|There is an amazing 8-part series on Afghanistan here:
(I gave the link twice, not sure if the second will work). Note that this is just the link to the first part - there are another 7 parts at the same place.
Can someone explain to me why we don't have the technology to use GPSes to call air strikes in on the enemy rather than your own forces a majority of the time? I can understand things being rushed in the heat of a battle and you don't have time to double-check things. But the friendly forces were not remotely about to be overrun by a Taliban charge. If the Taliban had actually tried to do that, they would have been slaughtered. The gunfight lasted hours I believe. Isn't that sufficient time to explain to the helicopters exactly where all your men are positioned, with GPS coordinates, and for them to plot that on a map, and then use a compass to explain where the enemy is in relation to you (I thought there were binoculars with this sort of capability built-in), before dropping bombs?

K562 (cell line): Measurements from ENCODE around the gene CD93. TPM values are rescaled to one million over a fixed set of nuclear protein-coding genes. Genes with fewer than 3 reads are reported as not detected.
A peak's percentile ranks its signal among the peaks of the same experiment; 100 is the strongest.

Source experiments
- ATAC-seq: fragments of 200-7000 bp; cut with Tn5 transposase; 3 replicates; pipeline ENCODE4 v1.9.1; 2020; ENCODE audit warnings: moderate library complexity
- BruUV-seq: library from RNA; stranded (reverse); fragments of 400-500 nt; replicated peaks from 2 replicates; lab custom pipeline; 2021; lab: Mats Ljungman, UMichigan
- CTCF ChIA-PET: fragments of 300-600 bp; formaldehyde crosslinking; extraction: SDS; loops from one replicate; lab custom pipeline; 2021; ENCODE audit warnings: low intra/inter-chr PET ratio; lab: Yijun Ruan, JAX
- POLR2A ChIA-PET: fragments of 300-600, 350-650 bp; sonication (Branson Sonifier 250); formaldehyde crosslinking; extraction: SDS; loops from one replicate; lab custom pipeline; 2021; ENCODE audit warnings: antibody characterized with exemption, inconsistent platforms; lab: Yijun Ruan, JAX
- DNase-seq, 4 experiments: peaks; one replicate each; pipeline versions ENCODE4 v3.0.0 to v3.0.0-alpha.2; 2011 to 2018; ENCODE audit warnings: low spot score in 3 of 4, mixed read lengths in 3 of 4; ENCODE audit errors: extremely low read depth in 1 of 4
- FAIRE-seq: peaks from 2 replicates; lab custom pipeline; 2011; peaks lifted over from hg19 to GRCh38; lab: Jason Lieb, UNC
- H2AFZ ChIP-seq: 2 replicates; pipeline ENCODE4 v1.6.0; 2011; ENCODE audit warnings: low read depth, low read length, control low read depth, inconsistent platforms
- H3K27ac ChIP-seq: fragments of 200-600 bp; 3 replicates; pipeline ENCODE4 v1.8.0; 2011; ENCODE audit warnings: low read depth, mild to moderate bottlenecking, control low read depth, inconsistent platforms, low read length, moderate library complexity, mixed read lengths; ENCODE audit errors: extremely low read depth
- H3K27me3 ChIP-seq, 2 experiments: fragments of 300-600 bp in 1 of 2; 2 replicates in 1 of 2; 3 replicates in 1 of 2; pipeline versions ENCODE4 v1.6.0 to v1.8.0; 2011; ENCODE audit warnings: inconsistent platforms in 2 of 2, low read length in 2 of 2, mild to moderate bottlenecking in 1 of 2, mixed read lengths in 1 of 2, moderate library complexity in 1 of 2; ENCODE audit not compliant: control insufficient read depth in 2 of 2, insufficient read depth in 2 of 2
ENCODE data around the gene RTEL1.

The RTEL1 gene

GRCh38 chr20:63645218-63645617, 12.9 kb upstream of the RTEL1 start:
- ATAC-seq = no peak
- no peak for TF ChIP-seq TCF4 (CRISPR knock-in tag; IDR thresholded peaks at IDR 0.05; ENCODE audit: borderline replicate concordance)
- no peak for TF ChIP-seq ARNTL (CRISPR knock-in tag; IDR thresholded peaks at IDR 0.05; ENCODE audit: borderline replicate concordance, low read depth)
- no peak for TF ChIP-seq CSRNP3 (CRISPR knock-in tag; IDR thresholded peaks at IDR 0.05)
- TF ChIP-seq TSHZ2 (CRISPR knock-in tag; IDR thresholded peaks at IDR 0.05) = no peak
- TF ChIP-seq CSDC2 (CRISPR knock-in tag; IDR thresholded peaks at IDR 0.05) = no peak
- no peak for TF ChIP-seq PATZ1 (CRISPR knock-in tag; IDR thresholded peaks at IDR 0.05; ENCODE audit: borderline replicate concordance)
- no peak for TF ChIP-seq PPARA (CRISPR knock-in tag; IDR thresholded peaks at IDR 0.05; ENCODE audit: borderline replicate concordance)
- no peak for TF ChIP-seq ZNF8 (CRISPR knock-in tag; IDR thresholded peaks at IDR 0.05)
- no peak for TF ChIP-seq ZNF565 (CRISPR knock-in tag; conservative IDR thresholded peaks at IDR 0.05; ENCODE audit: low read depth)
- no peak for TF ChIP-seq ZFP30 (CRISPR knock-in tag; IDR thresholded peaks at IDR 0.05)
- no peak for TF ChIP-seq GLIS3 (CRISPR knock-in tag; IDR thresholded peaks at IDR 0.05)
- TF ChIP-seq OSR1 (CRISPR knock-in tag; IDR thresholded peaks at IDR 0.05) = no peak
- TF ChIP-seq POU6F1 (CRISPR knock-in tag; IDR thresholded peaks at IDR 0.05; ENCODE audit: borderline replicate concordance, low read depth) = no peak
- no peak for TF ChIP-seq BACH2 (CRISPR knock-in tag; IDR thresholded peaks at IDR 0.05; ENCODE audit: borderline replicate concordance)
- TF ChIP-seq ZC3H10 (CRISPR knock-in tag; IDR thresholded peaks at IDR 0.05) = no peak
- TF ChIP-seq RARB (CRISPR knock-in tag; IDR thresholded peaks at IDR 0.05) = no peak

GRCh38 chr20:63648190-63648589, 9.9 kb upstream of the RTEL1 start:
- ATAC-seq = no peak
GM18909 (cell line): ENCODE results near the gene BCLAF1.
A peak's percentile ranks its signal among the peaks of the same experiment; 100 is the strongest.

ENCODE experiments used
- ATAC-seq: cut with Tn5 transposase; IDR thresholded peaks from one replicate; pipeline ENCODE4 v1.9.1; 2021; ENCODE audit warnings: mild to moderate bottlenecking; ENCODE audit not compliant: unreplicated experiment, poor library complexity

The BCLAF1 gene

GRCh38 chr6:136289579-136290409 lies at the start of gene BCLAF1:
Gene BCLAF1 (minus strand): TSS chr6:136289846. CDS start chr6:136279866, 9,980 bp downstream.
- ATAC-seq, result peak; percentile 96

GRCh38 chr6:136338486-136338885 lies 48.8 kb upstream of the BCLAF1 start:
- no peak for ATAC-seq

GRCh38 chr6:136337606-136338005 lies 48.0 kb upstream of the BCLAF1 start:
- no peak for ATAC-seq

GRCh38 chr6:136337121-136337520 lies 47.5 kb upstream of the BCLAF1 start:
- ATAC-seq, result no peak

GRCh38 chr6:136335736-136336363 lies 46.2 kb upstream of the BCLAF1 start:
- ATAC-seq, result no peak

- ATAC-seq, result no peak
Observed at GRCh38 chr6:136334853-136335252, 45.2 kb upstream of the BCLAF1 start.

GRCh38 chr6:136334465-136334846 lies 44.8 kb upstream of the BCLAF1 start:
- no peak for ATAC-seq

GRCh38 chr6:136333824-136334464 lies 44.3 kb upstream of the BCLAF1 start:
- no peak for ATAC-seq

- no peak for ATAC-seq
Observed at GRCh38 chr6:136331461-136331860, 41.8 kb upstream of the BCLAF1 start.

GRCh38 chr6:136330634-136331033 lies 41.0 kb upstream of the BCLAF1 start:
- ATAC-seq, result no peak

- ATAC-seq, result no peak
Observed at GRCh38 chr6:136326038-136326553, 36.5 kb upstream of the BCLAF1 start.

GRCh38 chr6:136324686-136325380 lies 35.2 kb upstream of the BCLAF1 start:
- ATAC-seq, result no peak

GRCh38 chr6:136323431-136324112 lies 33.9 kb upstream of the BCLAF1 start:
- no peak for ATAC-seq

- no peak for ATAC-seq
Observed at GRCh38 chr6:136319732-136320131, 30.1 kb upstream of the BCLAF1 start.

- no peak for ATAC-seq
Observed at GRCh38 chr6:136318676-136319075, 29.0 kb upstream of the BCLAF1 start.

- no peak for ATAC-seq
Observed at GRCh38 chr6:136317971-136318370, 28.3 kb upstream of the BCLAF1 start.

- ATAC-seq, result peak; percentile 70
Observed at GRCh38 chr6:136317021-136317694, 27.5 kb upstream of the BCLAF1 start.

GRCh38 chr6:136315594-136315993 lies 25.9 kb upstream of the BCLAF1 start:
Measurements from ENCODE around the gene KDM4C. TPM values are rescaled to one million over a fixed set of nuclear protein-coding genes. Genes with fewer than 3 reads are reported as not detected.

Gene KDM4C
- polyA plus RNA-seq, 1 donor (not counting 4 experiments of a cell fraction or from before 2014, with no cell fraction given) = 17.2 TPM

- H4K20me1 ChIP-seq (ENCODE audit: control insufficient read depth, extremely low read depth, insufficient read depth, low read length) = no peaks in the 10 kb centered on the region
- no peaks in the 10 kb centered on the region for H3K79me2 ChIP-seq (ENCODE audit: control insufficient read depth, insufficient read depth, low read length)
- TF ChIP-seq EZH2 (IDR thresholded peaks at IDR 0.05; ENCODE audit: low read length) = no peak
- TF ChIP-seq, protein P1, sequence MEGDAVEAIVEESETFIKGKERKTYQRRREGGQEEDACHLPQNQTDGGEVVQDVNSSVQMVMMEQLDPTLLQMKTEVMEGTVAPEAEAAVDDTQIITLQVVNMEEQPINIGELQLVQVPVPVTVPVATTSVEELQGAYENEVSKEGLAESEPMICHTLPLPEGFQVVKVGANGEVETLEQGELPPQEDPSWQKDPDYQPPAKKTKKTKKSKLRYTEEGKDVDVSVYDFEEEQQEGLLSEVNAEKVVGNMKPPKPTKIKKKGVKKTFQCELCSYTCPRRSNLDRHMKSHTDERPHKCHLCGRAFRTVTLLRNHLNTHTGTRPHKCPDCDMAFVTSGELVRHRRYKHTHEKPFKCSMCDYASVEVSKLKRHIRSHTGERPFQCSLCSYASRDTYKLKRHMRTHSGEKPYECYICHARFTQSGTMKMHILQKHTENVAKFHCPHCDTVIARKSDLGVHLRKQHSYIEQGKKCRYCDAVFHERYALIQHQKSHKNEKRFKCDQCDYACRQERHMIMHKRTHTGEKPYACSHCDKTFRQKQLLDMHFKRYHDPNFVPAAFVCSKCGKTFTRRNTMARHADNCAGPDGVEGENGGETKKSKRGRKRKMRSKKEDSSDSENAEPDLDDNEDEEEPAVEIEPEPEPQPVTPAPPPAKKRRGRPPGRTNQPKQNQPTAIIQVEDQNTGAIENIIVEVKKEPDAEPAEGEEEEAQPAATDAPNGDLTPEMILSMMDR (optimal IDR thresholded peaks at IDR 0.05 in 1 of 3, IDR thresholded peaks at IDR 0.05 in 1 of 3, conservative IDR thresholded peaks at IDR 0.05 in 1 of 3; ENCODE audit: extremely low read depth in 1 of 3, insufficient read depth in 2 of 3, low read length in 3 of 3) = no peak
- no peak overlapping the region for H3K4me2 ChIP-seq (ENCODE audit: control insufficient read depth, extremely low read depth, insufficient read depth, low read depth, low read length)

Regardless, if for some reason this sort of accuracy is not available, and that it's instead a complete hit and miss affair, can't the air assets at least drop flares or smoke bombs or something instead of real bombs to range the fire as they try to figure out the right place to blow up? Once the people on the ground confirm that the smoke is in the right place, then follow up with a real bomb.
That video I saw is very far from the picture I get from reading strategypage.
That was British troops rather than American though, but I thought that the troops were pretty much interchangable, all trained to NATO standards. And all highly professional.
This is apparently not just my view either. The ANA commander also remarks "what are the bloody British doing?" as his troops come under fire. Are he and I missing something? He didn't say "this is the fog of war, we expect to come under friendly fire".
I won't go into the ANA being drugged up in the middle of a firefight. I just hope the Taliban are doing the same thing so that they're on equal footing.